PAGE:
The Gathering Storm

The quality of the special effects continues to disappoint, the most glaring example in this episode being Fennec’s cybernetic surgery scene, but watching Fett rescue and befriend Fennec was fun as was the mission to retrieve Fett’s ship from Bib Fortuna, and Krrsantan’s dismemberment of an unfortunate gambler in the Sanctuary club. The highlight of this episode is Fett and Fennec’s exploration of and subsequent battle with the Sarlacc while inside Slave 1. I thought it was a great way to tie the show to Fett’s last scene in Return of the Jedi and yes, for this old-school fan, the name of his ship will never change.

Return of the Mandalorian

Chapter 5 isn’t so much an episode of The Book of Boba Fett as it is a lost episode of The Mandalorian. We follow Din Djarin as he stops in to show off the Darksaber to The Armorer, dukes it out with Paz Vizsla over which of them is the rightful wielder of the legendary blade then promptly gets booted from the Mandalorian ranks when he admits he broke their code to remove his mask for Grogu. This leads Djarin back to Tatooine where he commissions a small, Phantom Menace-era ship to replace his destroyed Razor Crest. The new ship is ridiculously fast but also completely impractical for a bounty hunter who needs to be able to live on, sleep in, and transport prisoners in a cargo hold. The episode ends with Fennec showing up at the shipyard to ask Djarin for his help, finally tying the story back to Boba Fett. While out-of-place in regard to telling Fett’s story, this episode is a blast. I don’t know if it is the superior direction of Bryce Dallas Howard, the superior acting of Pedro Pascal, or if writers Jon Favreau and Noah Kloor are just more in tune with Djarin than Fett, but chapter 5 is far more satisfying than the four episodes before it.

From the Desert Comes a Stranger

The penultimate episode of Season 1 is again mostly about characters other than Fett and it’s even better than episode 5. Not only do we get more Djarin, we get the return of Luke Skywalker, Ahsoka Tano, R2-D2, Cobb Vanth, and maybe coolest of all, the first live action appearance of Star Wars: The Clone Wars baddie, Cad Bane. All of this fan service and world building seems to be leading to a big battle for control of Tatooine between Fett and his allies against the spice-smuggling Pyke Syndicate and their hired guns. Meanwhile Grogu faces the choice between his friendship with Djarin and his Jedi training with Skywalker, a decision which should clear up which direction the next season of The Mandalorian will take.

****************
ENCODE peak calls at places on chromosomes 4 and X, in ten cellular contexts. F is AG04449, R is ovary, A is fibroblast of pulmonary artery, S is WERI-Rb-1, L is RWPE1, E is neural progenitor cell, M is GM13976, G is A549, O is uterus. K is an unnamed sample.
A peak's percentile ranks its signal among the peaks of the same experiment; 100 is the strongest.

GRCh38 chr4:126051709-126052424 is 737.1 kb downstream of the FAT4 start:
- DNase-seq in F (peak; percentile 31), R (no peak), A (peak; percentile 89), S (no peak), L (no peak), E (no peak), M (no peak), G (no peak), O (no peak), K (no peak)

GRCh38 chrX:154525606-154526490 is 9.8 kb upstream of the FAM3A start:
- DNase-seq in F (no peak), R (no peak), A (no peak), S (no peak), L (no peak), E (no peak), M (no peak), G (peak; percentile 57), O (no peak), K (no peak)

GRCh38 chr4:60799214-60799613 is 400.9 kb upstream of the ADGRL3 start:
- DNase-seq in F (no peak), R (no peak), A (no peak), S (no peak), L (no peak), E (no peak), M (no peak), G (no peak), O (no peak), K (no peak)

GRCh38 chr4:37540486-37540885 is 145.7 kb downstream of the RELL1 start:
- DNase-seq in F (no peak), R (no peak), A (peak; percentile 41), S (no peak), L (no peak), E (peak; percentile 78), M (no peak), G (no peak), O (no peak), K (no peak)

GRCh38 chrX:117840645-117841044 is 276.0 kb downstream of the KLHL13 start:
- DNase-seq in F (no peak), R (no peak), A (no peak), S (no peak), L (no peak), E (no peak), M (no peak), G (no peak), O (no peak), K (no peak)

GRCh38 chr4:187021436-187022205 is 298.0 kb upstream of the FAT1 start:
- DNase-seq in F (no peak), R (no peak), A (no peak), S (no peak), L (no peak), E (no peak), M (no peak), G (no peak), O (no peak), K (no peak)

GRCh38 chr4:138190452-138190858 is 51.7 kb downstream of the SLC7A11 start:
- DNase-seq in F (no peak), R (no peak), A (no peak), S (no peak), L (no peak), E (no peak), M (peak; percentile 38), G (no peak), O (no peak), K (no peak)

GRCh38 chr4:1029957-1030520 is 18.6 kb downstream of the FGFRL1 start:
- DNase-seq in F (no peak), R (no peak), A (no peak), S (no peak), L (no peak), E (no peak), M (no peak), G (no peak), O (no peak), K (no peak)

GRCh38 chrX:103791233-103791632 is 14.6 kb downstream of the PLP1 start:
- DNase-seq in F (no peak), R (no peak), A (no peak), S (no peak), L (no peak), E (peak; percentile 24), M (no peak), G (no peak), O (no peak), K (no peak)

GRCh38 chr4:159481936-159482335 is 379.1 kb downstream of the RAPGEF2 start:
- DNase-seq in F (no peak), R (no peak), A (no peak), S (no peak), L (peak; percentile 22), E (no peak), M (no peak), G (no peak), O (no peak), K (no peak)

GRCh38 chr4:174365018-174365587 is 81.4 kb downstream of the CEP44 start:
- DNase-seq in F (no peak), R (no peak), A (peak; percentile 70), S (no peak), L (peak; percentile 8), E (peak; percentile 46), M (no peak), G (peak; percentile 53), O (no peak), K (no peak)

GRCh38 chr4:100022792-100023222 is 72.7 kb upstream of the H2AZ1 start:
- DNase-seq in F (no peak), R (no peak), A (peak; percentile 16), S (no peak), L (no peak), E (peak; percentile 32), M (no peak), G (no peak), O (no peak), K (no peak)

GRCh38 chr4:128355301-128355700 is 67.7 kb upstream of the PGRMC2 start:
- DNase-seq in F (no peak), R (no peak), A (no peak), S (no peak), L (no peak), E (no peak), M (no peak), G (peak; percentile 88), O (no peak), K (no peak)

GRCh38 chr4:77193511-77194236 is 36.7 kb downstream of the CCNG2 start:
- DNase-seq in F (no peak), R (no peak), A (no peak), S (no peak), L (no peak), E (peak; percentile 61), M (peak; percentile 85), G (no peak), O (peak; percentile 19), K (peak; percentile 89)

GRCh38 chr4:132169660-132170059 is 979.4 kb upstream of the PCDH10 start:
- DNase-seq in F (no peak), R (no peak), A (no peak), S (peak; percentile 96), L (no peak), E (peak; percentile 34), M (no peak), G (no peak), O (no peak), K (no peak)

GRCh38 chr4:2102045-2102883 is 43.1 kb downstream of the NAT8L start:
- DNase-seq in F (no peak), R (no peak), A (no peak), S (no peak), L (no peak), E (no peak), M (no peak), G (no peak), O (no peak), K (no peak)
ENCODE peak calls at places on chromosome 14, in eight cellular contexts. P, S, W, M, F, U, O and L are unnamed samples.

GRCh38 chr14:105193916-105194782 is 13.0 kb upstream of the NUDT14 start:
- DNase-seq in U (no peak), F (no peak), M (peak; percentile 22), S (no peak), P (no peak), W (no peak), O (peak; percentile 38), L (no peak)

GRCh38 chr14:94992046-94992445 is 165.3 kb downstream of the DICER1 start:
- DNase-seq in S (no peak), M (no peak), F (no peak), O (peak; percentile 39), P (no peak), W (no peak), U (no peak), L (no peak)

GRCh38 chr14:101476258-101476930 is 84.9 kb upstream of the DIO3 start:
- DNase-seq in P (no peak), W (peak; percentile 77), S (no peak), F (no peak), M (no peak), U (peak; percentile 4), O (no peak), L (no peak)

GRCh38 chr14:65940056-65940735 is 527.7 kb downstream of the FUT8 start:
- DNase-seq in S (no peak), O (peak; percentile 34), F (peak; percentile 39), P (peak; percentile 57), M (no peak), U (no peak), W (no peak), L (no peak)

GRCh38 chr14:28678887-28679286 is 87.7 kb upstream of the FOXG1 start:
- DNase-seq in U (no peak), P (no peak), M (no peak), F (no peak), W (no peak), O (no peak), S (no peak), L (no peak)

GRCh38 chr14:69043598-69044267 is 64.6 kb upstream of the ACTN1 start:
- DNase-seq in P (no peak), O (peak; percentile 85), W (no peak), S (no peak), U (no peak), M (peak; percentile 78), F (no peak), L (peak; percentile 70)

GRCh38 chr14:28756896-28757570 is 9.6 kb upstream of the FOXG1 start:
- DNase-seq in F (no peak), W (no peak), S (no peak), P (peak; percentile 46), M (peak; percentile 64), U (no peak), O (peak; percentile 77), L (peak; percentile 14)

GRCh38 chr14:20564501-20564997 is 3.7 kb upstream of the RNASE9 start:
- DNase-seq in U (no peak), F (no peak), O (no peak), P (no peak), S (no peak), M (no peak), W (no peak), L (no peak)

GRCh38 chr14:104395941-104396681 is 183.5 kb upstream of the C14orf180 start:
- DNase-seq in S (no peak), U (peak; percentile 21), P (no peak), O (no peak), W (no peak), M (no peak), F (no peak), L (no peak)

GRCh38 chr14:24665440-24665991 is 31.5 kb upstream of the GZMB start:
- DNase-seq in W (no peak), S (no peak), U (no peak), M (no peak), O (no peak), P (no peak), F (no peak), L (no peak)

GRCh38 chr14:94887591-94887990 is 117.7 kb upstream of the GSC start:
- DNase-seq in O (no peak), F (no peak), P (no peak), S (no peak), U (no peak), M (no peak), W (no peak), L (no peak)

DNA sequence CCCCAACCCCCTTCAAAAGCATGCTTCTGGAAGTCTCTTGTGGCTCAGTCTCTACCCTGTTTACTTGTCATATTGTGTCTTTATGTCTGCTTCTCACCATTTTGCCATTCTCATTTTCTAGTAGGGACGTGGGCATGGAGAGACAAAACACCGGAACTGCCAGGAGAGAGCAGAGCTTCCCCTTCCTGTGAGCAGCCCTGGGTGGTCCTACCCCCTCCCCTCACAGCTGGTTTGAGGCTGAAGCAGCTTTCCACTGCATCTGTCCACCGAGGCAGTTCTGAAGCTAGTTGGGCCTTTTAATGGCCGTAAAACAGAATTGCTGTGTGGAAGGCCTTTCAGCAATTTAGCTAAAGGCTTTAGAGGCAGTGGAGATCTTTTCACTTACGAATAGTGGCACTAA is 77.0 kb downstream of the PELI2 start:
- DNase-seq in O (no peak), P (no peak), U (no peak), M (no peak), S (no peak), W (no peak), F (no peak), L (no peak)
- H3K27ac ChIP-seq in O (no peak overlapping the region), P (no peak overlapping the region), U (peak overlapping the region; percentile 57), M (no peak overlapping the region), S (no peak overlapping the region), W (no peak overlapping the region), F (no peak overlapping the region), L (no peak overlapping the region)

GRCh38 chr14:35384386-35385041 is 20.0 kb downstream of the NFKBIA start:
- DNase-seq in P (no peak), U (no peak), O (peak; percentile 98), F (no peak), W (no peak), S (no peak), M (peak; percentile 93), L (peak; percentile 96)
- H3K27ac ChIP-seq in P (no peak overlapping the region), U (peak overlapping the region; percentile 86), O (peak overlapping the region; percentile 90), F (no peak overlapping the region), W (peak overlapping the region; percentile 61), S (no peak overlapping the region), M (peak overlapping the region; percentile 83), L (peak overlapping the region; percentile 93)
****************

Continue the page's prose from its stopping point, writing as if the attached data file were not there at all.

In The Name of Honor

The final episode of the season is all action and while some of it doesn’t hit as hard as it should, quite a bit does. We get the Star Wars version of Godzilla vs. King Kong, we get Fett and Djarin fighting side by side against overwhelming odds, we get a great showdown between Fett and Bane that’s practically lifted straight out of a Clint Eastwood spaghetti western, and we finally get to see Fennec Shand act like the deadly assassin she was built up to be. This finale isn’t as strong as the two episodes that preceded it, but it’s a fun wrap up of Boba Fett’s rise to power on Tatooine and a nice segue into the upcoming third season of The Mandalorian.


Thursday, December 16, 2021

The Best Free Short Speculative Fiction of 2021

 

Image Credit: Enrique Meseguer at Pixabay


Welcome to my third annual Best Free Short Speculative Fiction list! In regard to my personal writing accomplishments, 2021 was another period of minor victories but still no major breakthrough. My flash fiction piece “The Stony Gaze of Eternity” can be found in the new horror anthology 99 Tiny Terrors alongside stories by authors Cat Rambo, Seanan McGuire, Scott Edelman, Meg Elison, and more. I also sold a story entitled “Children of the Moon” that will come out next year. My tastes still dwell in the realms of horror and darker/grittier sci-fi and fantasy so with that in mind, if you’re looking for more stories to read, I highly recommend the following ten. They’re all free to read and every one of them is excellent. Here is my list of the best free speculative short stories published in 2021.

 

Orla, Always

I’ve read and enjoyed multiple short stories written by Thomas Ha this year. All of them are dark, otherworldly, and thoroughly engrossing. This tale in the latest issue of Metaphorosis explores how far a father will go to save his only child from a horrific disease and death.

https://magazine.metaphorosis.com/story/2021/orla-always-thomas-ha/

 

White Ribbon, Grey Fur